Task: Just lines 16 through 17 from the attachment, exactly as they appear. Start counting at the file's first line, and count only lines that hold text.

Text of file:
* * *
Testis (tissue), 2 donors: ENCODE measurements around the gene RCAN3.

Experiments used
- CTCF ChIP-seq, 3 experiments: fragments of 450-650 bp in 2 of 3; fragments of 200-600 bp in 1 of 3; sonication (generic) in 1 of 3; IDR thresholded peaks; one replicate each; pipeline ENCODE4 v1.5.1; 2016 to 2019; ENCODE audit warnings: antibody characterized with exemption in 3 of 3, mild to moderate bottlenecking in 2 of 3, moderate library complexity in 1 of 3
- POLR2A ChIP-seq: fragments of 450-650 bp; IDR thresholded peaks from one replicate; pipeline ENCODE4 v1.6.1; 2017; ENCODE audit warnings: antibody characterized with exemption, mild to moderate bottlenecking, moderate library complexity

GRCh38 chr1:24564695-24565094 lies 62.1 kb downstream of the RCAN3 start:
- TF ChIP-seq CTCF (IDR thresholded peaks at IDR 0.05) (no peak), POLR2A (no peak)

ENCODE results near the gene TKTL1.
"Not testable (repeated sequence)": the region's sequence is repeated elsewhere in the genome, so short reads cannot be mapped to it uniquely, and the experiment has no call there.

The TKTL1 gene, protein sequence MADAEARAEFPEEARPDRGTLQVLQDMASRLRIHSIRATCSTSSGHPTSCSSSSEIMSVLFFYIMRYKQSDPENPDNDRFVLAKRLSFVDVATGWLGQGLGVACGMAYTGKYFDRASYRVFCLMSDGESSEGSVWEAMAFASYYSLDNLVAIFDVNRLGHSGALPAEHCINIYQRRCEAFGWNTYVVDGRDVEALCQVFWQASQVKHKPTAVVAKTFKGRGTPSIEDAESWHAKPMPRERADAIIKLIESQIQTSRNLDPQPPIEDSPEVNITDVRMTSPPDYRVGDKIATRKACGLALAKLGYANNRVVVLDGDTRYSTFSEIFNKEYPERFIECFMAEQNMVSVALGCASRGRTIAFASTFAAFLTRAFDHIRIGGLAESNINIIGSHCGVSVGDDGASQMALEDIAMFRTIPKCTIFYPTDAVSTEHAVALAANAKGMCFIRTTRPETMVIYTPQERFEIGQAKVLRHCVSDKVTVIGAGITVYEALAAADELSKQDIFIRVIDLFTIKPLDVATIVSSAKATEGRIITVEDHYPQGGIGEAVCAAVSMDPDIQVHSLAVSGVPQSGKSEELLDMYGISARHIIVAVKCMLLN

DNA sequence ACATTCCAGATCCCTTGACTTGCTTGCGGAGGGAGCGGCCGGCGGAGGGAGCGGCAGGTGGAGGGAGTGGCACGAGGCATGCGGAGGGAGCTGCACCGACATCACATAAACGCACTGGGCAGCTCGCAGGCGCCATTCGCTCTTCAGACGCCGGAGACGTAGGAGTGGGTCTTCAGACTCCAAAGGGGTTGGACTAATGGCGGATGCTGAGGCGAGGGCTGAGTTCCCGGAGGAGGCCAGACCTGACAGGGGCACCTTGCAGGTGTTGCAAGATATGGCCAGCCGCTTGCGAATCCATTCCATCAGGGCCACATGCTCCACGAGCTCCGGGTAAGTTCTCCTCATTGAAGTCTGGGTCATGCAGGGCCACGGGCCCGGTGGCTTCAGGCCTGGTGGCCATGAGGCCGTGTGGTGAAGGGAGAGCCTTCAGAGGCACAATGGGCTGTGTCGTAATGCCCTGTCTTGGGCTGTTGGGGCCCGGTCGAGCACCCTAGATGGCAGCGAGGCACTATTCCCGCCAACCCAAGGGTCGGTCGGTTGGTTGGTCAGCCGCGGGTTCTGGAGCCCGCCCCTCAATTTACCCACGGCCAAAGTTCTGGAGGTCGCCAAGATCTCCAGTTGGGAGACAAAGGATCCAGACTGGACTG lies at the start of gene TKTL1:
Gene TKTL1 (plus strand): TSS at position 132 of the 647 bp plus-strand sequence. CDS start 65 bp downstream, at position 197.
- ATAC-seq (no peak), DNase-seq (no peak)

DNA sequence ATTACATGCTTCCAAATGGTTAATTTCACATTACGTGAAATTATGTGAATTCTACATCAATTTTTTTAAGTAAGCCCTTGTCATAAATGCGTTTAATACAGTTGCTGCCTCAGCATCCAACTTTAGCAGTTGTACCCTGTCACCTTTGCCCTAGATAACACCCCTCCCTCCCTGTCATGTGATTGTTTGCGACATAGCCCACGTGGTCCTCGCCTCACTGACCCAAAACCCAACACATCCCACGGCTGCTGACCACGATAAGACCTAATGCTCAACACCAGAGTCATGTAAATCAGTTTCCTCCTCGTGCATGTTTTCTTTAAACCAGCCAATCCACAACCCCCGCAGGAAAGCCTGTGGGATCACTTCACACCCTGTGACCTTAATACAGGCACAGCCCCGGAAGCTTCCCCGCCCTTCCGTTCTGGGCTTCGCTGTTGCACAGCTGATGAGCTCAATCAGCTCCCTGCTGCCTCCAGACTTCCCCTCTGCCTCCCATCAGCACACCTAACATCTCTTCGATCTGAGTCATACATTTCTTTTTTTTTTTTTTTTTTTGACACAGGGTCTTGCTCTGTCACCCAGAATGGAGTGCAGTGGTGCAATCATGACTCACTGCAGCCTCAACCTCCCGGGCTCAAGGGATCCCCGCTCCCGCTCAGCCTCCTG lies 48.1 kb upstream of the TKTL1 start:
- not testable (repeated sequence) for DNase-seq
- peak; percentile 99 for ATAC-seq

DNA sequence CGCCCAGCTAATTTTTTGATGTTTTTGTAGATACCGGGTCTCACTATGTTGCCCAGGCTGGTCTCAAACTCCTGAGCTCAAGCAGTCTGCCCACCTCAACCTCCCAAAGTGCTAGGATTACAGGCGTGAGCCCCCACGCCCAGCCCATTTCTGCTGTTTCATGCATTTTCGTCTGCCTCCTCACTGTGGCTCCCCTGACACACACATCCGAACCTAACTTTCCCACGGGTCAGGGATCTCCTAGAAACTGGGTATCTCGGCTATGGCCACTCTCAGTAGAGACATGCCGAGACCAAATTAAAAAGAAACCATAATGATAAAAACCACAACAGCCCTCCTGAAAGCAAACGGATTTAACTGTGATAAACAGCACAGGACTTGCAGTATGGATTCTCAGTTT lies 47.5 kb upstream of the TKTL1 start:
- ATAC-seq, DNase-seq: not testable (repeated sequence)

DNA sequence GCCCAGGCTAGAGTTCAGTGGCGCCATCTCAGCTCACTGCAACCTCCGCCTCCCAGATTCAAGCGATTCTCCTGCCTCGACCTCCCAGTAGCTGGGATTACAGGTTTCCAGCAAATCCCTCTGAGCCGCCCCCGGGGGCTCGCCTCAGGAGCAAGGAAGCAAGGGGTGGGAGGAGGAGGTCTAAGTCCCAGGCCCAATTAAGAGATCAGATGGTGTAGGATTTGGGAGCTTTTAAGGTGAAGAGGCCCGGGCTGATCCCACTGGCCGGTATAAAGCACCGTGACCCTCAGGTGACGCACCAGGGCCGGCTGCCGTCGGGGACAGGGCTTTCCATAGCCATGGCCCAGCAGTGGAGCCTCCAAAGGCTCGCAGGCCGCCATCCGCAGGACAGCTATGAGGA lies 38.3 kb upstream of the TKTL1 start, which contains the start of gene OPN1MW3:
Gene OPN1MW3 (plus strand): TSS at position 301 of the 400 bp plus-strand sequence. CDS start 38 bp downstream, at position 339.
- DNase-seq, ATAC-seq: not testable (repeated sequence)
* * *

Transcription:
DNA sequence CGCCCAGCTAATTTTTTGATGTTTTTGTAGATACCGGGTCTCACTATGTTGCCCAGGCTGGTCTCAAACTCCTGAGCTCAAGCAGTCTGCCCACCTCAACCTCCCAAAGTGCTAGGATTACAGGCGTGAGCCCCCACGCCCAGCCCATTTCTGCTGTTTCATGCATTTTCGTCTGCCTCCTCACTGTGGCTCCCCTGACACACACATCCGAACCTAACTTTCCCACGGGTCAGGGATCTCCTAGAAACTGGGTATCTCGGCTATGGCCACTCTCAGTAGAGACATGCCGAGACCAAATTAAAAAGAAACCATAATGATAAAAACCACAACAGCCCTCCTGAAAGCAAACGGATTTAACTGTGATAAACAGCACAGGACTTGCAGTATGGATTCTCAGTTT lies 47.5 kb upstream of the TKTL1 start:
- ATAC-seq, DNase-seq: not testable (repeated sequence)